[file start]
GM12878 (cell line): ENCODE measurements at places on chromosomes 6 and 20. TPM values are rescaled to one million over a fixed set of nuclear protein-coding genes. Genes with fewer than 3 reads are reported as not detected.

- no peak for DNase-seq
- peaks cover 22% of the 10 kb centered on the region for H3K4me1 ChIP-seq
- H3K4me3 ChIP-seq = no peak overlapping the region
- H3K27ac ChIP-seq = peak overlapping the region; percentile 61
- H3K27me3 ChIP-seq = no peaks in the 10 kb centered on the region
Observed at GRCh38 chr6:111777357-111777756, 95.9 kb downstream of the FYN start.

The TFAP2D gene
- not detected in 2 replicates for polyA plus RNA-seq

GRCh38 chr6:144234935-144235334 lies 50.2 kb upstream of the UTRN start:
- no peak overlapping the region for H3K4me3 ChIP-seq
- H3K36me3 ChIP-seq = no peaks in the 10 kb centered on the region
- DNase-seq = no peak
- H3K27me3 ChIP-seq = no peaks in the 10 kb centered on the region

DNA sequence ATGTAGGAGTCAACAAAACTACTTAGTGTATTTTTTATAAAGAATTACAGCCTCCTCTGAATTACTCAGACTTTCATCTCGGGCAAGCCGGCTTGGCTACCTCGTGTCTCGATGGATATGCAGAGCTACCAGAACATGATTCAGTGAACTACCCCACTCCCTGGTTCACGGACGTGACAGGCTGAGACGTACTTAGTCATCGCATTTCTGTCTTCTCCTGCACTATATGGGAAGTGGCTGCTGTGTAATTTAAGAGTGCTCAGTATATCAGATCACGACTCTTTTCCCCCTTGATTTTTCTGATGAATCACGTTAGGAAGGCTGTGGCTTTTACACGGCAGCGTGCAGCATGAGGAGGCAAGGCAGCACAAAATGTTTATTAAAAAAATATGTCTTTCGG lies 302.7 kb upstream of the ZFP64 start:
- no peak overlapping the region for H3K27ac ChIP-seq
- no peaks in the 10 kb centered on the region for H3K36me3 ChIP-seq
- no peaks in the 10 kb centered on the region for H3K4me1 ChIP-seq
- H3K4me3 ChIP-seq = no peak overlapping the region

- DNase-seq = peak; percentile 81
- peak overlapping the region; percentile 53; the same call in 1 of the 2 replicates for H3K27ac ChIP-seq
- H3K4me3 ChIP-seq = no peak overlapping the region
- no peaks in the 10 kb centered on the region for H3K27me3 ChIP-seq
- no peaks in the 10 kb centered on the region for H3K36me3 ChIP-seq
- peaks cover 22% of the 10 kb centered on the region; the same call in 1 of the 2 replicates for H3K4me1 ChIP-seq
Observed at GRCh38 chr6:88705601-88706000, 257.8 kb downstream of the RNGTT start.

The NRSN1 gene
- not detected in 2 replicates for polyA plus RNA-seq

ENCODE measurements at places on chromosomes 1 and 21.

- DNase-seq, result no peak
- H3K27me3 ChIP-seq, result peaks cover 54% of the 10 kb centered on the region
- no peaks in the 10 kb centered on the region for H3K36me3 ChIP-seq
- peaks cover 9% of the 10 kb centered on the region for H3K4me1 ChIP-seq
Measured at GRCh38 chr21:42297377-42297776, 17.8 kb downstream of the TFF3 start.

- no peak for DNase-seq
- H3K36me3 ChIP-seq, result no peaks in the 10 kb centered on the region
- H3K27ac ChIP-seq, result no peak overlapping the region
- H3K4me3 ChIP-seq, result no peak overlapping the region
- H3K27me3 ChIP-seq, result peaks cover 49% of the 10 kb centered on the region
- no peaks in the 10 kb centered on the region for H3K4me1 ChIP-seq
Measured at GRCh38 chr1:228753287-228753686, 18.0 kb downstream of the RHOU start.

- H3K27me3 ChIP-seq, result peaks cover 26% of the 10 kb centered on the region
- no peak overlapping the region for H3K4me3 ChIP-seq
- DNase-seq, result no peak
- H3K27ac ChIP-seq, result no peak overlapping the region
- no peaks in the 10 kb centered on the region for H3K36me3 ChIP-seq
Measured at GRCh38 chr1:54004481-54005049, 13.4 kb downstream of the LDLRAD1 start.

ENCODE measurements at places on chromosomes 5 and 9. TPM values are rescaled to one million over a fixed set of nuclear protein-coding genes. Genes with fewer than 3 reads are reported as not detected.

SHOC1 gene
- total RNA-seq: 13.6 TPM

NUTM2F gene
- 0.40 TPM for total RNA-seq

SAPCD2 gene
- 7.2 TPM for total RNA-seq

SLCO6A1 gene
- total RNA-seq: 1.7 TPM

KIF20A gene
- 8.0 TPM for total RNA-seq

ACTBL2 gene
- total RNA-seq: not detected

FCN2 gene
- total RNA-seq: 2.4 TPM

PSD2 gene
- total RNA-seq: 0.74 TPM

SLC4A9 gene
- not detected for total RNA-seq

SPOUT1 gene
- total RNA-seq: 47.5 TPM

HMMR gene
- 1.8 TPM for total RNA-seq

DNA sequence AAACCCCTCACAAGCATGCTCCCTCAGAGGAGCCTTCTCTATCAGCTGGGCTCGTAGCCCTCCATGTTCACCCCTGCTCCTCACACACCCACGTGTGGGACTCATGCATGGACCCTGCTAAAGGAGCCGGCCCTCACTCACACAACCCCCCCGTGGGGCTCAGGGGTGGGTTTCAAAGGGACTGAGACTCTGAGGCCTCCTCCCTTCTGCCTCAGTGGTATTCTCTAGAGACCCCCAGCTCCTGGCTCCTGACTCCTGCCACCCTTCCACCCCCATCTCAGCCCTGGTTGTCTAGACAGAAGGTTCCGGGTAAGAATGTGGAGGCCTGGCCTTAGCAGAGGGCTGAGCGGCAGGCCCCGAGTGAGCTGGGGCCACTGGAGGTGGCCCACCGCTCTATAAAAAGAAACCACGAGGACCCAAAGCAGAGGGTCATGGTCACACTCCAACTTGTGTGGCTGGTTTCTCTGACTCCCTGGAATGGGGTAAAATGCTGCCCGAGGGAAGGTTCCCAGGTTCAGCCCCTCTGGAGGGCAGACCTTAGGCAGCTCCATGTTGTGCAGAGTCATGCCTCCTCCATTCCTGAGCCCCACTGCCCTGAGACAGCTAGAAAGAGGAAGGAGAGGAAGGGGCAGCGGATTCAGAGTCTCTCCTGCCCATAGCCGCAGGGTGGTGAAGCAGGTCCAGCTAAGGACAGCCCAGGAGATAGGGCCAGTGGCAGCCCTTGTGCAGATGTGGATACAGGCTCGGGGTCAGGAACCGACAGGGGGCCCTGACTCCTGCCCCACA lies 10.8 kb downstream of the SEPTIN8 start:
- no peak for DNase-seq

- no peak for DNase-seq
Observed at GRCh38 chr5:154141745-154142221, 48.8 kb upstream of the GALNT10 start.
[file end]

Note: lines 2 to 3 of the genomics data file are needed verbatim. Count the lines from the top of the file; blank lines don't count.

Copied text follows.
- no peak for DNase-seq
- peaks cover 22% of the 10 kb centered on the region for H3K4me1 ChIP-seq